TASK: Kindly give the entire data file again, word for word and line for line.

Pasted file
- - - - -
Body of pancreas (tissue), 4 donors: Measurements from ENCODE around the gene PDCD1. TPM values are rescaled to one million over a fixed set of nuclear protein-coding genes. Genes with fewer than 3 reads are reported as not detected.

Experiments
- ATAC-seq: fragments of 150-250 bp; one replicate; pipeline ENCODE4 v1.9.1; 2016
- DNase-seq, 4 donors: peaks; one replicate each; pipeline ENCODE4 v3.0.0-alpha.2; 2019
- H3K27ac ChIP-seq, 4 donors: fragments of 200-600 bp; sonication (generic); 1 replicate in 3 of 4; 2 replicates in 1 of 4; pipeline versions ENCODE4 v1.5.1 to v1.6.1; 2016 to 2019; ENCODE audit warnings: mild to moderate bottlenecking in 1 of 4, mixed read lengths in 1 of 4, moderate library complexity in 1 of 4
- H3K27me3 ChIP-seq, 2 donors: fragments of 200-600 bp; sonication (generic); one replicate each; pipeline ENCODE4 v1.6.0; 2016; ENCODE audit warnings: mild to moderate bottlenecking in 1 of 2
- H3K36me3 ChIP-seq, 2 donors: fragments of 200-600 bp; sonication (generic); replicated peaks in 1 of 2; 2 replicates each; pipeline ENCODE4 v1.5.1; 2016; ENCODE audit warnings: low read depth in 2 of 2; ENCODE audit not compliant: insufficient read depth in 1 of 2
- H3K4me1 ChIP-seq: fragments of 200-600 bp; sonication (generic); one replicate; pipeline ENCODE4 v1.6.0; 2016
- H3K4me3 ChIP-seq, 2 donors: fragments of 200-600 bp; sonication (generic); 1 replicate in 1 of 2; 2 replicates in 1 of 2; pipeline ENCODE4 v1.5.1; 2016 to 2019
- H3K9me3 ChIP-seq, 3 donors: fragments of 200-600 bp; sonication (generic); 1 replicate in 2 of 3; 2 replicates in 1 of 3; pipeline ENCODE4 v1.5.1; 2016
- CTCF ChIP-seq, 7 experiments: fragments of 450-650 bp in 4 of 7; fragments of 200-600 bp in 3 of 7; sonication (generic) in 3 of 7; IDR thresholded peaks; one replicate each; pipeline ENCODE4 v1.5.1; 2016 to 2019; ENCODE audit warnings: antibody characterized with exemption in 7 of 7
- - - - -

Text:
Body of pancreas (tissue), 4 donors: Measurements from ENCODE around the gene PDCD1. TPM values are rescaled to one million over a fixed set of nuclear protein-coding genes. Genes with fewer than 3 reads are reported as not detected.

Experiments
- ATAC-seq: fragments of 150-250 bp; one replicate; pipeline ENCODE4 v1.9.1; 2016
- DNase-seq, 4 donors: peaks; one replicate each; pipeline ENCODE4 v3.0.0-alpha.2; 2019
- H3K27ac ChIP-seq, 4 donors: fragments of 200-600 bp; sonication (generic); 1 replicate in 3 of 4; 2 replicates in 1 of 4; pipeline versions ENCODE4 v1.5.1 to v1.6.1; 2016 to 2019; ENCODE audit warnings: mild to moderate bottlenecking in 1 of 4, mixed read lengths in 1 of 4, moderate library complexity in 1 of 4
- H3K27me3 ChIP-seq, 2 donors: fragments of 200-600 bp; sonication (generic); one replicate each; pipeline ENCODE4 v1.6.0; 2016; ENCODE audit warnings: mild to moderate bottlenecking in 1 of 2
- H3K36me3 ChIP-seq, 2 donors: fragments of 200-600 bp; sonication (generic); replicated peaks in 1 of 2; 2 replicates each; pipeline ENCODE4 v1.5.1; 2016; ENCODE audit warnings: low read depth in 2 of 2; ENCODE audit not compliant: insufficient read depth in 1 of 2
- H3K4me1 ChIP-seq: fragments of 200-600 bp; sonication (generic); one replicate; pipeline ENCODE4 v1.6.0; 2016
- H3K4me3 ChIP-seq, 2 donors: fragments of 200-600 bp; sonication (generic); 1 replicate in 1 of 2; 2 replicates in 1 of 2; pipeline ENCODE4 v1.5.1; 2016 to 2019
- H3K9me3 ChIP-seq, 3 donors: fragments of 200-600 bp; sonication (generic); 1 replicate in 2 of 3; 2 replicates in 1 of 3; pipeline ENCODE4 v1.5.1; 2016
- CTCF ChIP-seq, 7 experiments: fragments of 450-650 bp in 4 of 7; fragments of 200-600 bp in 3 of 7; sonication (generic) in 3 of 7; IDR thresholded peaks; one replicate each; pipeline ENCODE4 v1.5.1; 2016 to 2019; ENCODE audit warnings: antibody characterized with exemption in 7 of 7